An independent Scotland will be an enthusiastic, engaged and committed contributor to Europe, First Minister Alex Salmond told an audience of students and academics in a speech in Brugge today.
Speaking in the College of Europe, the first university in the world to offer studies and training in European affairs, the First Minister said:
“An independent Scotland, as an equal member state, will bring a positive, cooperative voice to the EU, in contrast to the often sullen, disengaged voices that have spoken on our behalf since Margaret Thatcher’s speech in this city more than a quarter of a century ago.
“Not being at the top table in Europe has harmed Scotland’s interests for four decades. Within the UK, we are occasionally consulted. With independence, we would contribute as equals.
“Scotland’s prosperity over centuries has been bound up with the ability to trade, travel and work in Europe. And just as Scots have always worked and lived in Europe, so there are now 160,000 people from other EU states who have chosen to live and work in Scotland. They make a massive contribution to Scotland’s economy and culture. These European connections are an essential part of who we are.”
The First Minister also said he would call on the European Commission to make the living wage a requirement in public sector contracts:
“The Scottish Government has introduced a living wage – £7.65 an hour – in the public sector across our country. A living wage gives individuals and families enough income to meaningfully participate in society, rather than merely afford the basic necessities. But EU law prevents both us and Scottish local authorities from making that living wage a requirement in public sector contracts.
“What made Margaret Thatcher’s speech of 25 years ago look so out of kilter is that back then, Europe commanded strong popular support in its moves towards a social Europe, in contrast to the free market ideologies of the 1980s.
“In Scotland, for example, Europe’s approach was far more in tune with the prevailing social democratic ethos, than the policies imposed by Margaret Thatcher’s government of the day.
“And so people across the continent, who want to see Europe rebalancing the economy and addressing inequality, will ask themselves why we are in a position where EU law prevents us from increasing the living standards of EU workers. I will be asking the Commission that question later today. Perhaps they will have an explanation – certainly they should have a rethink.”
The First Minister also told the audience that Scottish independence in many ways has been profoundly influenced and strengthened by the European Union.
He added: “The EU is an institution which enables countries of all sizes to contribute as equal partners, and which is an enduring rebuke to any notion that independence might mean isolation.”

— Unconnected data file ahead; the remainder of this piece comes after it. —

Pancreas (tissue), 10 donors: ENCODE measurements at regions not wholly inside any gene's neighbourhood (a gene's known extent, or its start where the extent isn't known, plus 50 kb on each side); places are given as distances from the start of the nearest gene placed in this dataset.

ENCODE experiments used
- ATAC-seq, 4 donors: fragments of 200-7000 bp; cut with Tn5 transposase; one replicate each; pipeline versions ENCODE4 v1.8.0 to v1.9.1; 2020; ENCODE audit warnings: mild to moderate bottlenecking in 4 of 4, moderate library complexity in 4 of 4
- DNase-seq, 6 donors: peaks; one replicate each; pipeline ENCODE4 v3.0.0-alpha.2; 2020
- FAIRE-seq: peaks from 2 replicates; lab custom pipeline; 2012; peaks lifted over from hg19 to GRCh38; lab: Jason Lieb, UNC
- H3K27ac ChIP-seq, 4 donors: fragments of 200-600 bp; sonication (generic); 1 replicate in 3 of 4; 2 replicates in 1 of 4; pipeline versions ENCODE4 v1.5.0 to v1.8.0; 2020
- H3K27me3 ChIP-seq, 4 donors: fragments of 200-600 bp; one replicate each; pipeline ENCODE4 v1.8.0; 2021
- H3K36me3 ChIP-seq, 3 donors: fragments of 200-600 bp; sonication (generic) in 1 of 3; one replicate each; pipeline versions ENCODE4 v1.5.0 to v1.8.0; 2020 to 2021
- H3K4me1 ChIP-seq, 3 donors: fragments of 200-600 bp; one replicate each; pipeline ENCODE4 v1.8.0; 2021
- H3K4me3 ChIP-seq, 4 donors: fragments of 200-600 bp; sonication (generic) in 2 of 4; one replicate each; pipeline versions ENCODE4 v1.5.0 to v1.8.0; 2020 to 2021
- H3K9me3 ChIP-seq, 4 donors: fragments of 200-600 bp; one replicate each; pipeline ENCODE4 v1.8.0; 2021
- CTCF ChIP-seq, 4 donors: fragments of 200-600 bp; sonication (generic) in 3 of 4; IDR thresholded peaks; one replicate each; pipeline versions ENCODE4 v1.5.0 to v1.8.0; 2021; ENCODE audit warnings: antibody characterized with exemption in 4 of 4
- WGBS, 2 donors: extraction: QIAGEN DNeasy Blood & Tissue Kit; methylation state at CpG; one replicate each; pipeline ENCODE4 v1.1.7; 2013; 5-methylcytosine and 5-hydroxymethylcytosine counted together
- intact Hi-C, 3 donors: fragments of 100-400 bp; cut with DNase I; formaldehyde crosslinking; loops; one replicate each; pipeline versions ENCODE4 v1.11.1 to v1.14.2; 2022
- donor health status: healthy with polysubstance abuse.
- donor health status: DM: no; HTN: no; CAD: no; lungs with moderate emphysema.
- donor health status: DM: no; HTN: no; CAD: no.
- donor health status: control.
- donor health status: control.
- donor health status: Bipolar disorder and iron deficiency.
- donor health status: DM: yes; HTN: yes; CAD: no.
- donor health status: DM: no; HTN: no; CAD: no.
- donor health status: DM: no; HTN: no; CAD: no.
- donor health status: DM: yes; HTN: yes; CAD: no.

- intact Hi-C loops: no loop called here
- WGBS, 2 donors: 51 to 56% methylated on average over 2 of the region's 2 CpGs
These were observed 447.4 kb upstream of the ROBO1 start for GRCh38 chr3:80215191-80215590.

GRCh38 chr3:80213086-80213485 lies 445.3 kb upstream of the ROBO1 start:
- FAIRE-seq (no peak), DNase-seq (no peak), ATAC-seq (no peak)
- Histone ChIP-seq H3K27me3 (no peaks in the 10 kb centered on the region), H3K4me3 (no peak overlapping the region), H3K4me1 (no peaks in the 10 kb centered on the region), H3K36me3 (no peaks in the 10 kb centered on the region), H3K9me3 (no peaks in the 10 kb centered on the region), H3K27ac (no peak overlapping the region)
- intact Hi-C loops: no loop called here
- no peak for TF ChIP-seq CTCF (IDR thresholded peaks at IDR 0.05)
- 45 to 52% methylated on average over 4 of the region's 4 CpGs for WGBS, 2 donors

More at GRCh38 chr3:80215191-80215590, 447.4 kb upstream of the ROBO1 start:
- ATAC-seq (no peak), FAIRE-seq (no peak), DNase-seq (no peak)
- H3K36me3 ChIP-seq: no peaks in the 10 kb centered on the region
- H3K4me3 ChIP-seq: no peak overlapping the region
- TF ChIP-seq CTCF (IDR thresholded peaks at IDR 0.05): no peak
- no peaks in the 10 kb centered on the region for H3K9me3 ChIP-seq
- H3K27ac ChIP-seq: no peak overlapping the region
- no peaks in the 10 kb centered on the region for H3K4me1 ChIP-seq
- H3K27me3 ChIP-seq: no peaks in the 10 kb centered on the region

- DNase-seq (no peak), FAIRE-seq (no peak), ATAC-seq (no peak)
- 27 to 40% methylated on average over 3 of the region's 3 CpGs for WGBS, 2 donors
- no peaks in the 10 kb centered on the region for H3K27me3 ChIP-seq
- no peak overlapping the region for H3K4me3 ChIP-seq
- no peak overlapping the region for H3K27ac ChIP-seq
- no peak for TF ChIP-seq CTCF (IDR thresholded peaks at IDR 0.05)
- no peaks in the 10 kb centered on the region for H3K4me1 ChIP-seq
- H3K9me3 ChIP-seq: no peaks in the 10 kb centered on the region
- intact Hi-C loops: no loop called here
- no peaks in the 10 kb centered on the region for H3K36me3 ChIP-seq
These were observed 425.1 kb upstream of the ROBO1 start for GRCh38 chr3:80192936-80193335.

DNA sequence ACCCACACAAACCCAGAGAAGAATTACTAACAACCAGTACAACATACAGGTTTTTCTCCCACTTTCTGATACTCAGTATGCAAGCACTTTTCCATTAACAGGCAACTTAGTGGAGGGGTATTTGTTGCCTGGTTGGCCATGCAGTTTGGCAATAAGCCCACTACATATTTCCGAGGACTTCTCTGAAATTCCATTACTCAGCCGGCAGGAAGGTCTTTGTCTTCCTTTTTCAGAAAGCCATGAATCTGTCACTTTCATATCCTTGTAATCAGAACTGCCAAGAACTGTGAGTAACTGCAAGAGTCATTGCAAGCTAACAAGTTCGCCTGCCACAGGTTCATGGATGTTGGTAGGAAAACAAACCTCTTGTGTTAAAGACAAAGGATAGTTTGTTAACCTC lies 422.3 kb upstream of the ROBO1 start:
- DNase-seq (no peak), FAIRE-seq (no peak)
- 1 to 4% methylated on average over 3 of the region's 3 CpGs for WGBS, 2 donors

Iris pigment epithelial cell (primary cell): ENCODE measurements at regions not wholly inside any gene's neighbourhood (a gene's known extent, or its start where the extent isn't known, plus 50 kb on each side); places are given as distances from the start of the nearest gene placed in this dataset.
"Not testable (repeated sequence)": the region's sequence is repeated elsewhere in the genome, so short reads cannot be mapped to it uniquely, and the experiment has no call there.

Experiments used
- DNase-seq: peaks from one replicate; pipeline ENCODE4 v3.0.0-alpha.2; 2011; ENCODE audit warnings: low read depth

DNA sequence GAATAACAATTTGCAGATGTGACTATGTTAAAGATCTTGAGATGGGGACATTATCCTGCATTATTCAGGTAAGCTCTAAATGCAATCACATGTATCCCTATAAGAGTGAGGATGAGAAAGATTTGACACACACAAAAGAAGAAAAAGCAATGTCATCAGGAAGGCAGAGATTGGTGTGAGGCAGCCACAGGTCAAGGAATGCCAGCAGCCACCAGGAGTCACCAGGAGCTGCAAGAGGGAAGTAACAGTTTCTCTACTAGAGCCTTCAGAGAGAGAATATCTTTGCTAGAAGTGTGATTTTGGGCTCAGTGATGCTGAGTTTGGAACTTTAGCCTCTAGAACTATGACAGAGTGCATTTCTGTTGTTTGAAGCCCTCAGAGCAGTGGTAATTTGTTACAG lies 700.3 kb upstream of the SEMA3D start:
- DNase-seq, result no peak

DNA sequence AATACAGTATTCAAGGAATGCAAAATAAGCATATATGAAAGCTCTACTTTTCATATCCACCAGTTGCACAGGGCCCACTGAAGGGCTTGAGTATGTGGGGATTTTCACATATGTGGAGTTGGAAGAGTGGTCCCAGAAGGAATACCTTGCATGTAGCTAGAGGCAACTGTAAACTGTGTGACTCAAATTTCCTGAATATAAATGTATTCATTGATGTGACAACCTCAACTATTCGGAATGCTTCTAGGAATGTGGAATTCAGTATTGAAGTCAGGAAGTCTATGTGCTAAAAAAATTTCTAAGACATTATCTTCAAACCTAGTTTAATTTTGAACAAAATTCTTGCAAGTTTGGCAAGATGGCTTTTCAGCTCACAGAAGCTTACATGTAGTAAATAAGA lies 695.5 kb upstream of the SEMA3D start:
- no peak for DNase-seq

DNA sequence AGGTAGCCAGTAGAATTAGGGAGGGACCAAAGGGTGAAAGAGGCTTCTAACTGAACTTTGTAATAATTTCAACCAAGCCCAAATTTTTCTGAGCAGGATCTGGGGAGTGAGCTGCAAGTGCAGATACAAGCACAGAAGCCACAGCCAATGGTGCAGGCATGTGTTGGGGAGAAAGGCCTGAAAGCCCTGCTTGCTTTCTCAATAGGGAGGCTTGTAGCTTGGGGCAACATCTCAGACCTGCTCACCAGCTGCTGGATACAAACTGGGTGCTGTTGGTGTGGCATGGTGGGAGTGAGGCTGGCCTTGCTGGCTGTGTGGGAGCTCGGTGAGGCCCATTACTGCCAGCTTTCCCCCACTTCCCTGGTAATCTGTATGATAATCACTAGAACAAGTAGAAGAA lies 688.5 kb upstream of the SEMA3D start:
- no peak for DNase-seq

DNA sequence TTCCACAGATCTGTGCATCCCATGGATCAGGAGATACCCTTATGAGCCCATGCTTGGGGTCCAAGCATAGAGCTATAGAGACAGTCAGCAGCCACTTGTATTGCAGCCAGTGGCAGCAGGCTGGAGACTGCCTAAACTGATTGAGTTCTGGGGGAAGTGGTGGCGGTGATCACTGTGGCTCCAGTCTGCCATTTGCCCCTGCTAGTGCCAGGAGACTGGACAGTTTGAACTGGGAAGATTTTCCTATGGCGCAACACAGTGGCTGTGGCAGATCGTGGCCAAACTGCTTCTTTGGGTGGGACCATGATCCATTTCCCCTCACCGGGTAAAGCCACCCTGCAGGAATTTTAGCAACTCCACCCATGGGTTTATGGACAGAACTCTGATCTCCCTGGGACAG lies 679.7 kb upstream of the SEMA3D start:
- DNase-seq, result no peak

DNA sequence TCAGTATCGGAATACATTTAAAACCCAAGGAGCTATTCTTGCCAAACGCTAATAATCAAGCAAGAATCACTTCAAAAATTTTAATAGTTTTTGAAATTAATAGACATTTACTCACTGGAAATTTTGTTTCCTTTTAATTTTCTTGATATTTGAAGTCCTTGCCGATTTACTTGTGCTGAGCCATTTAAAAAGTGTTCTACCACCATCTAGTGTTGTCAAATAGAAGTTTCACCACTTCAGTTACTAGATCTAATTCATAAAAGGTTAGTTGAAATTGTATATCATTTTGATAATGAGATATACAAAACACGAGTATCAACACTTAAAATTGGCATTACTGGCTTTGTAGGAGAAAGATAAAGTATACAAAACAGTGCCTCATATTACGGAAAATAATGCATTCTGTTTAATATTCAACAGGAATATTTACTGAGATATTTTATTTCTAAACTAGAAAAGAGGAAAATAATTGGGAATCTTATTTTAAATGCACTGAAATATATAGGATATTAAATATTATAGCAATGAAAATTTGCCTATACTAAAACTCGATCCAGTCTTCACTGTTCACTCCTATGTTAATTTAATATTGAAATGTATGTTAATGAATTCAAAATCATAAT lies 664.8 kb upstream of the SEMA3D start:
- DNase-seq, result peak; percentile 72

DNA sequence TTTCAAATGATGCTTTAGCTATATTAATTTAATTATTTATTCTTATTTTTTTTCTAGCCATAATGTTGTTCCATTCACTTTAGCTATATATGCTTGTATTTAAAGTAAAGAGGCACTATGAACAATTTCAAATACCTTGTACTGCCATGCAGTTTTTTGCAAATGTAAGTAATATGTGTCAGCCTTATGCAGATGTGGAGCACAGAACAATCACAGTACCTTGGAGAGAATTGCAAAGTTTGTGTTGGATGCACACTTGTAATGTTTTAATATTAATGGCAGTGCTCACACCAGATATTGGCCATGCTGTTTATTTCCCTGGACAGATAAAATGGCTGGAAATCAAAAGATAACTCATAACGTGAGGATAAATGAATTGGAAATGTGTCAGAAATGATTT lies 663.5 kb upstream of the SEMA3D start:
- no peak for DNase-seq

The First Minister said that the Scottish Government recognised that continued membership of the EU will require negotiations on the specific terms but these negotiations will be completed within the 18 month period between the referendum in September and achieving independence in March 2016. He pointed out that there would be no need to reopen the EU budget agreed last year to 2020 as Scotland would take responsibility for its share of UK contributions and receipts.
He outlined the democratic challenges that Europe faces today, saying the financial and economic crisis in which the EU has been trapped over the past six years has allowed radical euroscepticism to secure a significant political foothold in many EU member states.
He called for the restoration of public confidence in the democratic credentials of the legislative and policy-making process in Brussels. He said this could be achieved by improving the quality and sensitivity of EU governance rather than through yet another round of treaty reform.
Mr Salmond said: “If we are to restore public trust in the European Union’s governance, and its ability to materially improve people’s lives, I believe we have to succeed on two fronts.
“We must prioritise economic policies that stimulate sustainable growth, while having in place social policies that ensure that everyone can benefit from that growth. In the UK, we have seen how widening disparities in wealth have corroded the fabric of our society – causing deeply damaging inequalities in life expectancy, educational outcomes and employment prospects.
“In some areas of policy, the EU makes addressing these disparities more difficult than it needs to be.”
The First Minister concluded: “Now, there is a new world developing in Europe. It is a world where people want to be independent and interdependent.
“But unfortunately, too much of the debate on this new Europe at Westminster, is being distorted by the dreams of an old empire.
“Those dreams have little allure now for Scotland. Europe enriches our culture, our economy and our society. We cherish the freedom it gives us to share, to travel and to exchange.
“So when our small nation asks for the freedom to contribute, we will meet a welcome from around Europe. And we will gladly make those contributions – and more – when an independent Scotland takes its full place in the European family of nations.”